Friday, September 17, 2010

Eating North Korean in Cambodia

Anyone who has had to stomach my presence for more than a few hours doubtlessly knows about my interest in the politics of the Korean peninsula and North Korean specifically. I've ruled out going to the mass games (check the video) for political reasons but have been happy to discover that I can explore North Korea in Phnom Penh.

Due to Cambodia's habit of embracing the most corrupt world leaders, they have a long and close relationship with North Korea. We've got an embassy here,there are diplomatic missions, they sell North Korean kimchi at the grocery store and perhaps most importantly, I've got a window into North Korean cuisine.

I had long speculated that North Korean food was the more pure version of Korean food--what Korean cuisine was before it was tainted by imperialism, capitalism and mayonnaise.

The menu at Pyongyang Restaurant

I had the opportunity to find out when I visited Pyongyang Restaurant in Phnom Penh recently. The restaurant is allegedly run by the North Korean government as a place to launder money and funnel cash to the DPRK. The waitresses are all North Korean citizens as well. They're good-looking, play traditional Korean instruments and are dedicated to the cause.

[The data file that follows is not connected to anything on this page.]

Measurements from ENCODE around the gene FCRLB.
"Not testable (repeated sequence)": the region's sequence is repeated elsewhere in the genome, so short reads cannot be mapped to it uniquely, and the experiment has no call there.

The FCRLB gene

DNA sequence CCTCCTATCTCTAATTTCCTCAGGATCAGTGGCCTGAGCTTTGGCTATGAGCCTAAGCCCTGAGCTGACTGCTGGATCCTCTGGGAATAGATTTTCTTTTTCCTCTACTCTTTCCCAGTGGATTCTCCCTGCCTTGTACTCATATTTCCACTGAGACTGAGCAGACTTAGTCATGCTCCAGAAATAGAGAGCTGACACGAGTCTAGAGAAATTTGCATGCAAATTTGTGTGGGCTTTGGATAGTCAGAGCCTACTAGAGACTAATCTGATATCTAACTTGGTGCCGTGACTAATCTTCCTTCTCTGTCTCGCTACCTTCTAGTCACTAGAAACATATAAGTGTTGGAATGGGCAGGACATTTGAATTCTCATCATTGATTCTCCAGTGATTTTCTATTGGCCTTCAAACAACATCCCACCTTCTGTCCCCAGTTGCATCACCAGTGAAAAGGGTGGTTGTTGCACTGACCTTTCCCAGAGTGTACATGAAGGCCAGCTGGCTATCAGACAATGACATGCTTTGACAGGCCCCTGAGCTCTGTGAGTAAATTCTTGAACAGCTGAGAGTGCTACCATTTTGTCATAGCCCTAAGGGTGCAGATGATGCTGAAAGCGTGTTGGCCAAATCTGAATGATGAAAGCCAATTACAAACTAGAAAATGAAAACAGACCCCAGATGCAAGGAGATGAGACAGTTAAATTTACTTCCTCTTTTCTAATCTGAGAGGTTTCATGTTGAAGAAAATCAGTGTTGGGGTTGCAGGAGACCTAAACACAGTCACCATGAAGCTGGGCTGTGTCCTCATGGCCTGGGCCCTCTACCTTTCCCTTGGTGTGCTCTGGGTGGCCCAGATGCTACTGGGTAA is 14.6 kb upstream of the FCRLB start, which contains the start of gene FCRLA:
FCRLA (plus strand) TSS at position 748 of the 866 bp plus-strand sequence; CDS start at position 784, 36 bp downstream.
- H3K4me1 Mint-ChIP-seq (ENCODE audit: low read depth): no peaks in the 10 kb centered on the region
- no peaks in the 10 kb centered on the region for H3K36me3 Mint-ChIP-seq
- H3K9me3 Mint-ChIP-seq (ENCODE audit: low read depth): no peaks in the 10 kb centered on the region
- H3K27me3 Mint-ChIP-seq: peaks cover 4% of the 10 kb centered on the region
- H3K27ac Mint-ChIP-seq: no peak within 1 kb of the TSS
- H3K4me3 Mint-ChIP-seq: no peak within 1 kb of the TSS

Unfortunately there are no photos allowed in the place, so I didn't get any pictures of the food or floor show, but here's what I learned. North Korean food is not as spicy as south Korean food and there's much more focus on noodle dishes. There were a few banchan, but far less than any self-respecting South Korean joint would serve. The dishes were not nearly as complex or interesting as the Korean food I am used to. I'd use the word "rustic" to describe it. Everything was cut roughly and the bulgogi which is usually cut very thin was thick and tough. It was sort of like what your (Korean) grandma would make once she stopped giving a damn.

However, the floor show of six North Korean women singing, dancing and playing traditional instruments as well as the excellent decor highlighted by the bright fluorescent lighting made the experience of contributing ten bucks to the axis of evil well worth it.

Pyongyang Restaurant
400 Monivong Blvd(between Mao Tse Tung and Street 392)
Phnom Penh, Cambodia